For the finish coat of paint to achieve maximum coverage and adhesion, at least one coat of a primer paint should be applied to the surface prior to the top coat. Oil-based paints frequently require "thinning" to reduce their viscosity, or thickness, to improve flow and shorten drying time. If primer requires thinning prior to application, the paint can be mixed with a commercially prepared paint thinner made up of petroleum distillates.
Pour the primer paint into a mixing container. Stir the primer with a mixing stick until it reaches a uniform consistency.
Measure the thinner with a measuring cup. Thin primer for spray applications on automotive-type finishes according to the paint manufacturer's specific reduction instructions. For spray applications on construction or home projects, begin by reducing the primer by 10 percent. This would call for adding approximately 3 oz. of paint thinner to each quart of primer (32 oz. x 0.10 = 3.2 oz.), or roughly 13 oz. of thinner per gallon of primer (128 oz. x 0.10 = 12.8 oz.).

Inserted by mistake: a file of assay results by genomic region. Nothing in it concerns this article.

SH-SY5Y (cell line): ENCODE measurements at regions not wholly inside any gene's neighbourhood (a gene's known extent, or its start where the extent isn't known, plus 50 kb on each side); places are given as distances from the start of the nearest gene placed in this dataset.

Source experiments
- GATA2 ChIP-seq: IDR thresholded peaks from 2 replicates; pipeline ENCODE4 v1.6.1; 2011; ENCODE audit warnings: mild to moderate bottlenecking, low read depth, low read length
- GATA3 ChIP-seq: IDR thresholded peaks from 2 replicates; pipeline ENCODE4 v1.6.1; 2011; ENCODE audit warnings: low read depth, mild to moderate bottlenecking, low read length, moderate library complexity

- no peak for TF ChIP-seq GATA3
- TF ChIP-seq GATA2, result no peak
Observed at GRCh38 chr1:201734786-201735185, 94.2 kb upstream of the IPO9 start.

Fill a spray gun with the reduced primer, and spray the primer on a test surface. If the paint shows any signs of clumping, reduce the primer by an additional 5 percent.
Test the consistency of the primer, before thinning, for brush or roller applications. Brush a small amount of primer on a piece of cardboard. If the paintbrush marks fail to level out or disappear within a few seconds of application, thin the primer by 5 percent and retest the paint. Continue reducing the paint, in 5 percent increments, and retesting until the primer reaches the proper consistency.